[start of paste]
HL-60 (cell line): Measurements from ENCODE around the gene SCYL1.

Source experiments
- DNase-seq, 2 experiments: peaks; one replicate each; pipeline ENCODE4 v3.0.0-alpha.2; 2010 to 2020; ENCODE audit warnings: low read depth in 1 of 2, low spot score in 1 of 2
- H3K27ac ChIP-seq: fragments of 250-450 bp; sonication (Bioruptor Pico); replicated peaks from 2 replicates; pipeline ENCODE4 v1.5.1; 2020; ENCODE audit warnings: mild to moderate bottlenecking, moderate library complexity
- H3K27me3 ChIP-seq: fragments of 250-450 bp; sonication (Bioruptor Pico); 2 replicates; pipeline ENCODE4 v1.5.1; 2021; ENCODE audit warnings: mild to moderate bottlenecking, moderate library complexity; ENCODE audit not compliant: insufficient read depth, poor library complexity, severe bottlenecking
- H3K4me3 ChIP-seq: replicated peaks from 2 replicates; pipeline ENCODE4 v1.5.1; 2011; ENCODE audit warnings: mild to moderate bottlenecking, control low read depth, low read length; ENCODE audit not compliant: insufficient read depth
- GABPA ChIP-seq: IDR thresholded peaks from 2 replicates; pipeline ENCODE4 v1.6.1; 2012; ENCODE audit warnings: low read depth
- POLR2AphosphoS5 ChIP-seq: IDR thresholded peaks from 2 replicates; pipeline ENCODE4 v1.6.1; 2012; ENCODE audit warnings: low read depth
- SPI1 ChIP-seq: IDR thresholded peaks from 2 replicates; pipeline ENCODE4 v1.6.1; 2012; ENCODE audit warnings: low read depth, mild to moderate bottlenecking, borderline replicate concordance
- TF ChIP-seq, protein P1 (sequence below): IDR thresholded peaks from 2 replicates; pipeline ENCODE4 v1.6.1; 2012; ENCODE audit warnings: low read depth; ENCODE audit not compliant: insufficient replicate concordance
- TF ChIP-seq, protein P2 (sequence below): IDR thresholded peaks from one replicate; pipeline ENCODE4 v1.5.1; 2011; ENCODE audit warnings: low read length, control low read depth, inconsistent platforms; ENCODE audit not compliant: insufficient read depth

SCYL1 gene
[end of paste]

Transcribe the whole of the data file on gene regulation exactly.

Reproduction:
HL-60 (cell line): Measurements from ENCODE around the gene SCYL1.

Source experiments
- DNase-seq, 2 experiments: peaks; one replicate each; pipeline ENCODE4 v3.0.0-alpha.2; 2010 to 2020; ENCODE audit warnings: low read depth in 1 of 2, low spot score in 1 of 2
- H3K27ac ChIP-seq: fragments of 250-450 bp; sonication (Bioruptor Pico); replicated peaks from 2 replicates; pipeline ENCODE4 v1.5.1; 2020; ENCODE audit warnings: mild to moderate bottlenecking, moderate library complexity
- H3K27me3 ChIP-seq: fragments of 250-450 bp; sonication (Bioruptor Pico); 2 replicates; pipeline ENCODE4 v1.5.1; 2021; ENCODE audit warnings: mild to moderate bottlenecking, moderate library complexity; ENCODE audit not compliant: insufficient read depth, poor library complexity, severe bottlenecking
- H3K4me3 ChIP-seq: replicated peaks from 2 replicates; pipeline ENCODE4 v1.5.1; 2011; ENCODE audit warnings: mild to moderate bottlenecking, control low read depth, low read length; ENCODE audit not compliant: insufficient read depth
- GABPA ChIP-seq: IDR thresholded peaks from 2 replicates; pipeline ENCODE4 v1.6.1; 2012; ENCODE audit warnings: low read depth
- POLR2AphosphoS5 ChIP-seq: IDR thresholded peaks from 2 replicates; pipeline ENCODE4 v1.6.1; 2012; ENCODE audit warnings: low read depth
- SPI1 ChIP-seq: IDR thresholded peaks from 2 replicates; pipeline ENCODE4 v1.6.1; 2012; ENCODE audit warnings: low read depth, mild to moderate bottlenecking, borderline replicate concordance
- TF ChIP-seq, protein P1 (sequence below): IDR thresholded peaks from 2 replicates; pipeline ENCODE4 v1.6.1; 2012; ENCODE audit warnings: low read depth; ENCODE audit not compliant: insufficient replicate concordance
- TF ChIP-seq, protein P2 (sequence below): IDR thresholded peaks from one replicate; pipeline ENCODE4 v1.5.1; 2011; ENCODE audit warnings: low read length, control low read depth, inconsistent platforms; ENCODE audit not compliant: insufficient read depth

SCYL1 gene